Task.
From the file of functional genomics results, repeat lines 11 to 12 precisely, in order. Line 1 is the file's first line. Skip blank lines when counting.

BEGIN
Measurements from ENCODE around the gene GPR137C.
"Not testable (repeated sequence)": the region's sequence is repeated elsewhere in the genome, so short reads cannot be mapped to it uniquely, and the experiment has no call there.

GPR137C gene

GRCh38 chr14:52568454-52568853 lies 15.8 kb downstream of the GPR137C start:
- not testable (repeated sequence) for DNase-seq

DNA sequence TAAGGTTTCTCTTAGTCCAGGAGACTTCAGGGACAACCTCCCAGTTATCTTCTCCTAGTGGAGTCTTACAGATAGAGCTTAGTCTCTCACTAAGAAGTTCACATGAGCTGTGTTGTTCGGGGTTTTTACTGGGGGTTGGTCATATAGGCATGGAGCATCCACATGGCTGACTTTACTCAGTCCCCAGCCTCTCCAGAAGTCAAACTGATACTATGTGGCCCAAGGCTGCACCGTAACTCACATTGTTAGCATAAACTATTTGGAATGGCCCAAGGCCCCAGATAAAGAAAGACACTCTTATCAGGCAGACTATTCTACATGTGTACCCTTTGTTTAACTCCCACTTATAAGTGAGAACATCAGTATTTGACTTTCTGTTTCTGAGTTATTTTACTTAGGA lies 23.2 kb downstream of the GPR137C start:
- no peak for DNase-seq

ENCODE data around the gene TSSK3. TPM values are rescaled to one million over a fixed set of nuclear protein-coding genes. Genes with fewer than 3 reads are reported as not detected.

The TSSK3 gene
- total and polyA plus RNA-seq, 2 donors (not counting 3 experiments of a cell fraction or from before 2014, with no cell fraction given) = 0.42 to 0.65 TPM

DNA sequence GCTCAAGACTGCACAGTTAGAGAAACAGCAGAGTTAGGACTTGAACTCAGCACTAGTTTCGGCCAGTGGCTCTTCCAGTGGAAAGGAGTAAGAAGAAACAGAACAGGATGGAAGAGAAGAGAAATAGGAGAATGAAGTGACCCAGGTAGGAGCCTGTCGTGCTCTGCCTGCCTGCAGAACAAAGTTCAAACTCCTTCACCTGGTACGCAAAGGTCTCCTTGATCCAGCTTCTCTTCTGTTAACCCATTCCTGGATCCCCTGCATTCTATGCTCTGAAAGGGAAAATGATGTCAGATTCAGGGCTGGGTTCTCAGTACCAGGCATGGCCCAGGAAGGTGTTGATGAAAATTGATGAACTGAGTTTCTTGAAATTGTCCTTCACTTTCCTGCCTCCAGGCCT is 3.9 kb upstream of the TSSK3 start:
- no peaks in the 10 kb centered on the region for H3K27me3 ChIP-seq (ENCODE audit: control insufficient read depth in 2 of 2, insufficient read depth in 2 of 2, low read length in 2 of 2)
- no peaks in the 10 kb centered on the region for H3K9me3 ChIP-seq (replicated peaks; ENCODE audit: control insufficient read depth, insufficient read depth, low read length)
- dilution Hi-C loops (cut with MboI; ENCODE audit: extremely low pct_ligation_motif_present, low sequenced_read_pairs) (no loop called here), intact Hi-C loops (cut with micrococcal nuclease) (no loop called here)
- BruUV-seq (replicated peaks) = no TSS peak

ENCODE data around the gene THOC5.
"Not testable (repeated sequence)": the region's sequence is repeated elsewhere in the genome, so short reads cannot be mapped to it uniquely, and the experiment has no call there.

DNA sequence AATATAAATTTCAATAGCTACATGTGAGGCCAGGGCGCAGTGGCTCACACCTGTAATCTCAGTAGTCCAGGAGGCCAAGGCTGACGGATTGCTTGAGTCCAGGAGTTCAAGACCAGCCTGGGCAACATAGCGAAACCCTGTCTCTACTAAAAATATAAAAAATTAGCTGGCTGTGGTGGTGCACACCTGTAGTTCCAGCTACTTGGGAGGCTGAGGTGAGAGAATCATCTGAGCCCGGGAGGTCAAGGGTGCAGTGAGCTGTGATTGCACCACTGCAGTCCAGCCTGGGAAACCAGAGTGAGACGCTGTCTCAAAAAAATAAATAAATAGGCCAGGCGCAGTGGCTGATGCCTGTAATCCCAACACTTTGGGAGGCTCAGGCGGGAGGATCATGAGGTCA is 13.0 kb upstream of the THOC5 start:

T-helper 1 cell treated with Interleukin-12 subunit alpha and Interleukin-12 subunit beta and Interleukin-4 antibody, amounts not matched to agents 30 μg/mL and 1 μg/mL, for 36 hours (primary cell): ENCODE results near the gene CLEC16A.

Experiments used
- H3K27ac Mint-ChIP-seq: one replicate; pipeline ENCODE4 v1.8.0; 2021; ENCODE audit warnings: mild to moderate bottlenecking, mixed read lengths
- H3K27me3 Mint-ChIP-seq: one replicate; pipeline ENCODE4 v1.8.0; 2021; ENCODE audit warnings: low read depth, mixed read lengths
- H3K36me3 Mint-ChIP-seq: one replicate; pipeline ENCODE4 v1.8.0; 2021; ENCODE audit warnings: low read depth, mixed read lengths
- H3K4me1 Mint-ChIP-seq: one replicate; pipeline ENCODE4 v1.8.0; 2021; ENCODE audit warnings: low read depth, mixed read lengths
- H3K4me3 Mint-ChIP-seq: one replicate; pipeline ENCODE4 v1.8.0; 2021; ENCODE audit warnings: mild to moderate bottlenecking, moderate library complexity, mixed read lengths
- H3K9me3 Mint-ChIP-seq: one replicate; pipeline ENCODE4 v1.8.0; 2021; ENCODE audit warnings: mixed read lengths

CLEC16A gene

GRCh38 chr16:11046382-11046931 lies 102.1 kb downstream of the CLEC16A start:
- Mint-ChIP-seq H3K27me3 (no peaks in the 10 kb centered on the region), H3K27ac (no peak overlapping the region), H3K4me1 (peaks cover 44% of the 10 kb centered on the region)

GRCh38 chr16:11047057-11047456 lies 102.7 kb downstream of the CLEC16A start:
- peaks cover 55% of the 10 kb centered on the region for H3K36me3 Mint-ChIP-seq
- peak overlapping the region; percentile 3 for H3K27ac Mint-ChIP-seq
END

DNA sequence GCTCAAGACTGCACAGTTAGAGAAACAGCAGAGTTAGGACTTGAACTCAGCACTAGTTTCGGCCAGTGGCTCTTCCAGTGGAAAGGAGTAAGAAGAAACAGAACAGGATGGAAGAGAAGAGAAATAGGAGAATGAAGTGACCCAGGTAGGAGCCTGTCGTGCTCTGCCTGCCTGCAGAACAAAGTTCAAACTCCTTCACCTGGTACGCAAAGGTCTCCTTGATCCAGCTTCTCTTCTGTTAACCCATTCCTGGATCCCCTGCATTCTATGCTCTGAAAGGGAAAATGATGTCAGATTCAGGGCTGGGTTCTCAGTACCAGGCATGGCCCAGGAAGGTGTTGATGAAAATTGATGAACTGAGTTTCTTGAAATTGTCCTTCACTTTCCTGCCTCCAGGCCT is 3.9 kb upstream of the TSSK3 start:
- no peaks in the 10 kb centered on the region for H3K27me3 ChIP-seq (ENCODE audit: control insufficient read depth in 2 of 2, insufficient read depth in 2 of 2, low read length in 2 of 2)